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Published: April 22nd 2018
Raul our Guide
great guide. Knowledgeable and very concerned we have a great time
Today began with an excellent buffet breakfast. There was french toast, actually a toasted it tasted and looked like a peanut butter sandwich cut into 4 pieces.There were eggs and cheese scrambled, various fruits, cold cuts and cheeses. There was even sausages and other fine delicacies. Coffee was interesting. When I poured it out of the pot it looked very black and very thick. I assumed it would be bitter so I pulled our 5 sugar packets. I added a little hot milk to the coffee and it lightened up immediately. I added one sugar and tasted, hummmm, pretty good. Not bitter at all in fact it was perfect. Three cups later I was really buzzed!
Our tour today was in two parts. Part one was a city tour of Lima followed by lunch then a trip to the Inca ruins. There was also an optional tour which was one hour at the Lima City museum of archaeology followed by a sumptuous meal in the museum. The cost was a little steep at $85 so We all passed. One of our 4 is a little under the weather suffering from an ear situation that causes him to feel dizzy and
gets car sick, so he is not having the best time. He is trying out some antihistamine to see if he can get some relief. We all hope it works.
So we hit the bus at 8:00 am for the start of the city tour. Some facts, Lima is the largest city in Peru wit 9 million people. It is also the capital. Lima is on the coast so we have access to the South Pacific Ocean as well as the Andes Mountains. Lima is a desert with only 3 inches of rain fall annually.
We visited Plaza Major which is the spiritual , economic and political center of the city. Plaza Major is a beautiful park-like setting in the middle of Lima. Here we have banks, government buildings and of course a cathedral. The cathedral is interesting in that the two main towers fell during an earth quake and were rebuilt in the 1950's. Unfortunately due to lack of funds they were built too short and the cathedral has an odd look to it. It should be noted that the first stone of this massive cathedral was laid by Pizarro himself who conquered the Inca in the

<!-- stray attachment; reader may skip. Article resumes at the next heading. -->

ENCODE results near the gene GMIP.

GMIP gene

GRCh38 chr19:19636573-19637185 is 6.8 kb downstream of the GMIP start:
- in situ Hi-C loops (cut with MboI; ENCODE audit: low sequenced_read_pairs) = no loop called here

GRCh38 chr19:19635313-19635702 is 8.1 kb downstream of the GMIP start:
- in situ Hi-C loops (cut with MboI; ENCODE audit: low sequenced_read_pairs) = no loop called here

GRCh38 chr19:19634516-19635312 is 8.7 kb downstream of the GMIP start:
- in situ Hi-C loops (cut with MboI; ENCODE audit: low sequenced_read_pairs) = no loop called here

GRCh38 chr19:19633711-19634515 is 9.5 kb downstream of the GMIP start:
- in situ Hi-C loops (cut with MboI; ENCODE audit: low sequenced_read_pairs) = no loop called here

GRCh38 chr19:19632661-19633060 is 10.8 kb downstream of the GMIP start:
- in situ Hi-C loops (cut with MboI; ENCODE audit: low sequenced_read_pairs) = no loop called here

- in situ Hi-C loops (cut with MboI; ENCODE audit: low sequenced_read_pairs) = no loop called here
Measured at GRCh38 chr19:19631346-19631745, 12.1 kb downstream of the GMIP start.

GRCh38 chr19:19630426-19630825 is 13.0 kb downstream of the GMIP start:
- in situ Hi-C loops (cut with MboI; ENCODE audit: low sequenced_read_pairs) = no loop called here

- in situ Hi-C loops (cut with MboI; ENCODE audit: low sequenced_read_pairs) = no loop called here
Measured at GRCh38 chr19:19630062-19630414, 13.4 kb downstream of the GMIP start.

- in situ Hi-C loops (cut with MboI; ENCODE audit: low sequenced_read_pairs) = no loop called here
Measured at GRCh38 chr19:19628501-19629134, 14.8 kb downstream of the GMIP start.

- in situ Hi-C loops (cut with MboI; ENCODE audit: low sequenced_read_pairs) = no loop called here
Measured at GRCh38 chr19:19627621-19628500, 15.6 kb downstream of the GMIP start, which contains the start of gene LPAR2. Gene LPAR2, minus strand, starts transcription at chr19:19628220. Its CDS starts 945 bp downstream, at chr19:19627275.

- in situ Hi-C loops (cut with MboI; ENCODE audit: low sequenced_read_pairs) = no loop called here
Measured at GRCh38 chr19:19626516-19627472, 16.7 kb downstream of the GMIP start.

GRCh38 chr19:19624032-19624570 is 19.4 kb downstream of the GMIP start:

name of Christianity.
Funny story about Pizarro. He came to this land from Spain and was so aghast that the Inca practiced ritual sacrifice of animals and humans that in the name of Christianity he decided the kill them all. He also stole every pound of gold and silver he could get his hands on. There is still the Pizarro family in residence.
We also visited Independence Plaza dedicated to Jose de San Martin who is credited with driving out the Spaniards from Peru. The 200th year of freedom is to be celebrated in July of 2021 and will be hosted in this very square. We were told there will be much celebration and drinking and all are welcome!
From here we went to the San Francisco Monetary. Of course it is dedicate to Saint Francis and is run by a cloister of Monks. The monastery was built in the 17th century and was absolutely beautiful. Our local guide, Jose, was a teacher and was very knowledgeable concerning all aspects of the monastic life. the highlight was the catacombs under the church which has the bones of 25,000 faithful neatly arranged in beautiful art work throughout the
catacomb. The people wanted to be buried under the church, the quickest way to heaven after death. Well the bodies of 25,000 people were just too much for the facility to handle, so the monks devised a plan to bury the faithful in quicklime which rapidly reduced the body to a few large bones. What was left was basically the femur, pelvis and skull. These they arranged throughout the catacomb as a display of the deceased. It was really interesting to see the arrangements of the bones.